A TALE, A MEAL
Sun and a landscape made up of an unimaginable range of golden tones: here we are in Apulia, in the south-east of Italy, among the honest lanes perched on promontories or in the farmhouses set among the golden wheat fields. These millions of spiky shafts represent the true wealth of this ancient land, in which the orecchietta reigns supreme.
Cuisine can be seen as the historical memory of an entire country and its biodiversity. Apulia, the heel of the boot, is the most obvious representation of this: there has not been one moment in the long, bitter and lively history of this region in which its cuisine has not grown hand in hand with civilization; for if it is true that the Italian culinary patrimony is a relatively recent discovery in the context of international gastronomic trends, it’s also true that it has existed for centuries. Pugliese women are quite aware of this, as they are the transmitters of a method that defies the natural course of time, capable of generating a precious treasure called the orecchietta from just hard durum wheat flour mixed with water and salt. An emblem—not just gastronomic—of Apulia worldwide, orecchiette are made with a gesture that is quick and simple, but difficult to replicate: they are literally dragged across the surface of a rolling board with the tip of a knife, rendering them rough on the outside but smooth inside, and looking like little ears (hence the name). It takes just a few steps to obtain a smooth and soft dough that is rolled into tubes, then cut into disks to be bent with a round-edged knife that will give them a shape similar to that of a shell. That’s it: a few, simple steps. However, Italians know that behind every dish there is always much more. Among the brawny ancient olive trees in Apulia, the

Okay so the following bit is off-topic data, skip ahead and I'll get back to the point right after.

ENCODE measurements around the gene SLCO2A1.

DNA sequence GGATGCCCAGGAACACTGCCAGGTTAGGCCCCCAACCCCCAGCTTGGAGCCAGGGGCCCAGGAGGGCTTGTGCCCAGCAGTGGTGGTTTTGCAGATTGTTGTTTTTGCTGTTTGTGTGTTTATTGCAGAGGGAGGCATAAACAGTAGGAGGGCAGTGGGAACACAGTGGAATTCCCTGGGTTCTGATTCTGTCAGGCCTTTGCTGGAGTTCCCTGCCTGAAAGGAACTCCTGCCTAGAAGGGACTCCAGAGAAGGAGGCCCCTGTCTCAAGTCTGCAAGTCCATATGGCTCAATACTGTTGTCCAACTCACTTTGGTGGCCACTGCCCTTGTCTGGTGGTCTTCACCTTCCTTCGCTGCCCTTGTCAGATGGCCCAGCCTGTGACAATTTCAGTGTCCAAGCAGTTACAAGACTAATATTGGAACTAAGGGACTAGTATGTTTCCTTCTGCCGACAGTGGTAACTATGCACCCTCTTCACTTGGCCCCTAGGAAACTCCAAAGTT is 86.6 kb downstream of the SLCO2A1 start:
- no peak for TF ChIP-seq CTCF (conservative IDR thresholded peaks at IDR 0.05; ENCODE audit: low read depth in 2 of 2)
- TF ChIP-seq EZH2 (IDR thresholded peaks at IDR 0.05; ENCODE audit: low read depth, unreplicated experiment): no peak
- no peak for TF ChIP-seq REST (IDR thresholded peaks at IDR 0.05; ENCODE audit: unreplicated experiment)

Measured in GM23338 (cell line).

orecchietta is an inalienable right that has survived in tandem with the thousands of generations it has nourished. This tasty dough carries within itself all the wealth of millenary traditions, as well as ancient superstitions.
They were used by expectant mothers to predict the gender of their unborn babies, using a simple ritual in which they were thrown into a pot of water together with a pennetta (a piece of quill-shaped pasta), and, depending on which one first rose to the surface at the moment of ebullition, they could determine whether the baby would be a boy (in the case of the phallic pennetta) or a girl (the archetypically feminine orecchietta). They also served as a symbol of protection, when a bit of dough was used to make a cross that would then be stuck onto the door of the house.
Freed from superstition, the orecchietta continues to live on in infinite variations, from the classic combination with turnip greens—a plant that grows abundantly in this area—enlivened by garlic and anchovy, to the überauthentic and traditional orecchiette made with grano arso, or the toasted (“burnt”) discarded wheat from the harvest, to the modern American interpretations from Martha Stewart, the queen of glamorous homemaking. They involve patience, rigorously manual labor, and above all an innate passion for the conviviality of the meal, which is not just about gathering around a table but is in fact the culmination of so many fundamental moments such as the preparation, the ritual, the seasonality and the atmosphere. Because it’s not just the product that is important, not just the ingredients (which are nevertheless fundamental), but the entire world of taste, composed of odors, colors and other sensations.
To live the landscape in a dish, inhale the reinvigorating sea air, perhaps on the seaside itself, in a restaurant on one of the trabucchi (wooden structures made for fishing but reconverted over the years) that line the coast of the lower Adriatic on the Gargano promontory, nicknamed the spur of Italy. Domenico Ottaviano, an upcoming young chef from Apulia, manages the restaurant “Al Trabucco di Mimì,” unique in its genre, born from the passion of one of the oldest families who built the Gargano trabucchi. Here, inebriated by the smell of oregano, lulled by the cadenced song of the crickets and embraced by the warmth of the sunset, one falls forever in love with this land, this life.
The pasta, fresh and rigorously homemade, is a great classic of the Italian table that contains the secrets of millenary traditions and of an often-tormented history.
Domenico Ottaviano and the family “trabucco” which houses his restaurant